The UC Davis theater and dance department's annual THIRDeYE Theater Festival once again is showcasing the work of three talented student playwrights and three student directors.
'These three original plays not only provide entertainment,' said artistic director Jade McCutcheon, 'but a forum for debate and discussion.'
The works were created in UCD playwrighting and English courses, where playwrights are encouraged to explore issues that deeply concern them, whether about the environment, death, sexuality, relationships or love.
Solid performances are turned in by Shaya Carp, Desiree M. Doyle and Ashkon Royce Malmoudi in Joe Ferreira's 'The Readers,' directed by Kevin Ganger. Carp and Mahmoudi play Clara and Michael, who live in the poorest of the poor tenement apartments, are engaged to be married, and struggle to make ends meet.
Doyle plays June, their lesbian neighbor, who is attracted to Clara and fearful that Michael's erratic temper might cause him to hurt his fiancée.
The practical Clara is working to pay the bills, while the idealistic Michael is a struggling artist, trying to find a way to live the 'perfect life' in their small, shabby apartment, where the water gets turned off routinely. He is, however, unwilling to work at something that'll actually bring in some money. Arguments about finances are common.
When a large sum of money goes missing from their bank account, Michael confesses he has been seeing 'The Readers,' who are able to read his mind and tell him what his perfect life is, and where his path to success lies. Clara realizes that she doesn't really know this man with whom she is sharing her life, or what he is capable of.
The play explores whether it's possible to make every decision the right decision. And if others could see into our future, do we want them to make our decisions for us?
The incidental mood music by sound designer Reed Wagner is sometimes distracting, and often does not complement the play itself.
Carolyn Duncan's 'When Marcelli Met the Dream Maker,' directed by Jenna Templeton, concerns a 15-year-old writer and her family. The young creator of mythical stories lives with her anorexic sister and eccentric mother, and struggles with the fear of losing her father. Helped by dream-world creatures and characters, the teen makes life-changing discoveries.
Duncan explains that this is her story: 'The pain, the love, the magic are all real parts of me. It was most difficult to write about my own sister's illness.'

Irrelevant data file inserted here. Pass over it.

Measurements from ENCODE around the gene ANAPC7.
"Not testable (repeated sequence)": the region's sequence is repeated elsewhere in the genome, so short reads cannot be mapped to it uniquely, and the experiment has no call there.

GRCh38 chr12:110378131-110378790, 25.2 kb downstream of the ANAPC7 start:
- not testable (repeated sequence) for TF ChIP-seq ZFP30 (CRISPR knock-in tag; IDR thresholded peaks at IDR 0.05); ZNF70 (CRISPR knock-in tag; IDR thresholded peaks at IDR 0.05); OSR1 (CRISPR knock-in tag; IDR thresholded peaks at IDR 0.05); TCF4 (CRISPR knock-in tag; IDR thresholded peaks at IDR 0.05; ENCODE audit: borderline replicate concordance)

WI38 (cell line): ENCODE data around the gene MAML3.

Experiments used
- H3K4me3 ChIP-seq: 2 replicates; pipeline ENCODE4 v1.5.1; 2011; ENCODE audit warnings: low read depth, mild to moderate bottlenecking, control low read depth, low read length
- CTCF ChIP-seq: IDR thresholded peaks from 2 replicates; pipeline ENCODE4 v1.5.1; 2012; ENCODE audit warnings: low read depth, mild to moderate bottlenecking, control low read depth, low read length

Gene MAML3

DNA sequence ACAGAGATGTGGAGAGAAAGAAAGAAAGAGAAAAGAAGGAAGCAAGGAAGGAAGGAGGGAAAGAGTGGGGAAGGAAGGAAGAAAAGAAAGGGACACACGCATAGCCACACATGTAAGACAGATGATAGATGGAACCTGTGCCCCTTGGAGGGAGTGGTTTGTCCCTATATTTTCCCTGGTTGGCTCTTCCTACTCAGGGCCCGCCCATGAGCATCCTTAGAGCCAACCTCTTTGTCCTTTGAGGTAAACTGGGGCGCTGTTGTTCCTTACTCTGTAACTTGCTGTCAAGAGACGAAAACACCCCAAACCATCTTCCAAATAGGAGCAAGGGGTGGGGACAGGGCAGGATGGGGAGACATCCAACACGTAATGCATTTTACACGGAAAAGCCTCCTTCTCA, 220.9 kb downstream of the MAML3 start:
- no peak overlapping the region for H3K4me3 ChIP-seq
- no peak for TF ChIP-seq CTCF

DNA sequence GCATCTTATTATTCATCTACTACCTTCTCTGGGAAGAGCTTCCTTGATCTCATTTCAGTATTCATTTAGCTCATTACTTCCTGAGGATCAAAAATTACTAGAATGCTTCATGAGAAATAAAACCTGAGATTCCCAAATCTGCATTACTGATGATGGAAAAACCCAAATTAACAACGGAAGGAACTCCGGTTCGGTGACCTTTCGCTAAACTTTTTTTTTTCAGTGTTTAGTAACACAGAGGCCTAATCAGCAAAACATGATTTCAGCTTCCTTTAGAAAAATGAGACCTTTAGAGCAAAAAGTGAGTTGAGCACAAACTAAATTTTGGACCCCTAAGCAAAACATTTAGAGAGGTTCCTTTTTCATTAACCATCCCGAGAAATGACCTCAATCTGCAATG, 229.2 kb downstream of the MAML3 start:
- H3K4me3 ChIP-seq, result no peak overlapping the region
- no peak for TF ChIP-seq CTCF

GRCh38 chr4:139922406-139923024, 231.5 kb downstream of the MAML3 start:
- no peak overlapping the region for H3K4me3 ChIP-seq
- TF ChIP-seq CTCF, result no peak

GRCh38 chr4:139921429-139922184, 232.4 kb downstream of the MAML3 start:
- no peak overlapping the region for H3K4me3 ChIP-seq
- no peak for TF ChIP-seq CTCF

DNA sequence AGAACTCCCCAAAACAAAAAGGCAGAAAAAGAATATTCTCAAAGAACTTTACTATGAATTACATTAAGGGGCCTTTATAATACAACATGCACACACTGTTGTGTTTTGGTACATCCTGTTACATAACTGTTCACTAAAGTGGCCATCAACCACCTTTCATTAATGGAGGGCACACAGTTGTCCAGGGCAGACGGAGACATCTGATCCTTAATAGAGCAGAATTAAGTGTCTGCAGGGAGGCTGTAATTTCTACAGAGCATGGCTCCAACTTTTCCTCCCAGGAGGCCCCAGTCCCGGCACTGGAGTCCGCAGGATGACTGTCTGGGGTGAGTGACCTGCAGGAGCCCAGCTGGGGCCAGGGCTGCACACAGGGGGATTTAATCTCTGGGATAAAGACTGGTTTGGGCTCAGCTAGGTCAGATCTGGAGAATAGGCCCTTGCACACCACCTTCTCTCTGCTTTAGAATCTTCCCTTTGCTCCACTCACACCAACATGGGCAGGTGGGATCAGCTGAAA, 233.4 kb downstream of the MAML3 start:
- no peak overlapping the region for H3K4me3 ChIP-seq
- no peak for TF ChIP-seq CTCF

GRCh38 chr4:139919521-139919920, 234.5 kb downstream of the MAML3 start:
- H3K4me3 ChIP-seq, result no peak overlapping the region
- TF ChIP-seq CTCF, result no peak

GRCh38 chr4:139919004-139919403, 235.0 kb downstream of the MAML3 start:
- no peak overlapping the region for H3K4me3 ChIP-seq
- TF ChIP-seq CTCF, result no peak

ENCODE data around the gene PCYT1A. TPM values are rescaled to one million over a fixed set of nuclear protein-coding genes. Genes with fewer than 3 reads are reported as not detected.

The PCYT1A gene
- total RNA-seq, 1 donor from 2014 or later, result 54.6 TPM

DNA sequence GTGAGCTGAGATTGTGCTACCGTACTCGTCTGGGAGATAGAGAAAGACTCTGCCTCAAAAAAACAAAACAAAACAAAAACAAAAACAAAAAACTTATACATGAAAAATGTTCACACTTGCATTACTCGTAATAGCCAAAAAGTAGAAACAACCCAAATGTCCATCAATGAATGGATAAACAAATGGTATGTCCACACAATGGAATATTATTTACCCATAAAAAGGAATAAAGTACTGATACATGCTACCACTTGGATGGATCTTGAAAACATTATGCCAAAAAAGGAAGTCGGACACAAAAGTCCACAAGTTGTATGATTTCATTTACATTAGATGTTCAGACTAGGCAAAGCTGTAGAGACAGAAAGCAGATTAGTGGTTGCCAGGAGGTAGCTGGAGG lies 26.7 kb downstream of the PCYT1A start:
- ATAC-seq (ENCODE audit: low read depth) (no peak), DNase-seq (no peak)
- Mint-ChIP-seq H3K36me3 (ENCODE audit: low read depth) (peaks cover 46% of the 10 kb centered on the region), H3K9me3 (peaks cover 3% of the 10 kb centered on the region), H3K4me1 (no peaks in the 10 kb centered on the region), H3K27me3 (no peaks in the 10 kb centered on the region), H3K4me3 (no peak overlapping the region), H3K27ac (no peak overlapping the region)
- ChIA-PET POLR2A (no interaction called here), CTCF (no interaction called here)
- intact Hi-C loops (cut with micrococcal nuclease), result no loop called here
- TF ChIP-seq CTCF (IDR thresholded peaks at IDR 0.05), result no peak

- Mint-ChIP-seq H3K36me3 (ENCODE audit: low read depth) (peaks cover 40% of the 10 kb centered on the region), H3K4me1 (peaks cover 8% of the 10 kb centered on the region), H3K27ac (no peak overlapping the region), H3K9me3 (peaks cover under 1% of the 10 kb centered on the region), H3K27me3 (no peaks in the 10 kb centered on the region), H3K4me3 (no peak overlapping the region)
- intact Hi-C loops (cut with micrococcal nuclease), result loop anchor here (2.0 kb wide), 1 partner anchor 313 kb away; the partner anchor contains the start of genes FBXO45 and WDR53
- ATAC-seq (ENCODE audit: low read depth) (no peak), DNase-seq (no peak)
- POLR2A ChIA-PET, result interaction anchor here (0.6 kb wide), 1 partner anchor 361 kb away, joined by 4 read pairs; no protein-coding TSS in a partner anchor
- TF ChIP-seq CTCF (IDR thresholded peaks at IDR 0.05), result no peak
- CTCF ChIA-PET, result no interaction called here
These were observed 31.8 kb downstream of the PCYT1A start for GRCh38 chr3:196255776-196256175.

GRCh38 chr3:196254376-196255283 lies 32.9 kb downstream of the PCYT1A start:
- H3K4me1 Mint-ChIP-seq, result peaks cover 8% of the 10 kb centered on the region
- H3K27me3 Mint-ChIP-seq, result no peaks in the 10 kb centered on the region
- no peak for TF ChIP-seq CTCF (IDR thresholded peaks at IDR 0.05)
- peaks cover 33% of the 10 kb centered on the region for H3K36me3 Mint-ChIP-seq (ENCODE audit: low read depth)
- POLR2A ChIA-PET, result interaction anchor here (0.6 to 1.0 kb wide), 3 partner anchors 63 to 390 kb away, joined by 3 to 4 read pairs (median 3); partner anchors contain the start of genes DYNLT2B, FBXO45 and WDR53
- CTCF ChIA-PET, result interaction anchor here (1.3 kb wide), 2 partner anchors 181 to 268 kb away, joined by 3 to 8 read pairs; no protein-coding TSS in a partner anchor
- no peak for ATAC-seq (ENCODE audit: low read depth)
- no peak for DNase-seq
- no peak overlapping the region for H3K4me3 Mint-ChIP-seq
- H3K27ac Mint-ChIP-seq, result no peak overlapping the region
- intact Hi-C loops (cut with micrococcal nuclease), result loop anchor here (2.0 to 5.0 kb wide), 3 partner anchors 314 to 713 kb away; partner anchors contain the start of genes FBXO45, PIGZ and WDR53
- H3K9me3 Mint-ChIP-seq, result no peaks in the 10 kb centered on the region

The play contains seven scenes, the first three of which occur in different (unnamed) war eras, while the final four take place in the present day.
The printed program is a little confusing: While all the characters have names, they're never referred to by those names in the play itself, so I may have the wrong actors playing the wrong roles. There are three Marcelli women, but only two have last names listed in the program.
I assume Amber Nolan is the young writer, Allissandra Marcelli; if so, she creates a very sympathetic character, as she tries to learn the truth about her father, and expresses concern for her sister's health.
I'm also guessing that Tianna Riva is Allissandra's mother - and also Muse Two, in a dream sequence - and does an excellent job at demonstrating the eccentricities of a parent who is unable to face what might be terrible news.
That leaves either Katie Walton (Danu) or Christina Moore (Morrigan) as Allissandra's sister, who spends her life lying on the couch, afraid to face the world. Whichever actress plays this part does a good job.
The other cast members - Kyle Robinson, William Wong and Steph Hankinson - also tackle several roles, all well.
At the age of 50, with 13 plays already under her belt, playwright Julie Friedrichson - the writer of 'A Piece of Water' - hardly is young. But she came to UC Davis to work with McCutcheon, and wrote her play in McCutcheon's class.
'A Piece of Water,' directed by Daniel A. Guttenberg, explores the roots of emotional crises that result from miscommunication. A cello, a romance and a photographer are central to this unique piece of theatrical poetry.
As Timea (Kristina Stasi) and Freide (Kathryn Hempstead) try to navigate the waters of love in Cold War Hungary, Paula (Kate McGrath) and her partner Rahim (Juan Gallardo) wend their way through a dusty apartment's history, and try to make sense of the present. The two stories intertwine and diverge, flowing in and out of each other toward a conclusion as inevitable as it is elusive.
The old woman, who knows more than she lets on, is played by Sarah Birdsall.
You have only one more chance to catch these new theatrical works, at 2 p.m. today at UCD's Wyatt Pavilion. You'll find this year's THIRDeYE Festival an enjoyable and thought-provoking afternoon of theater.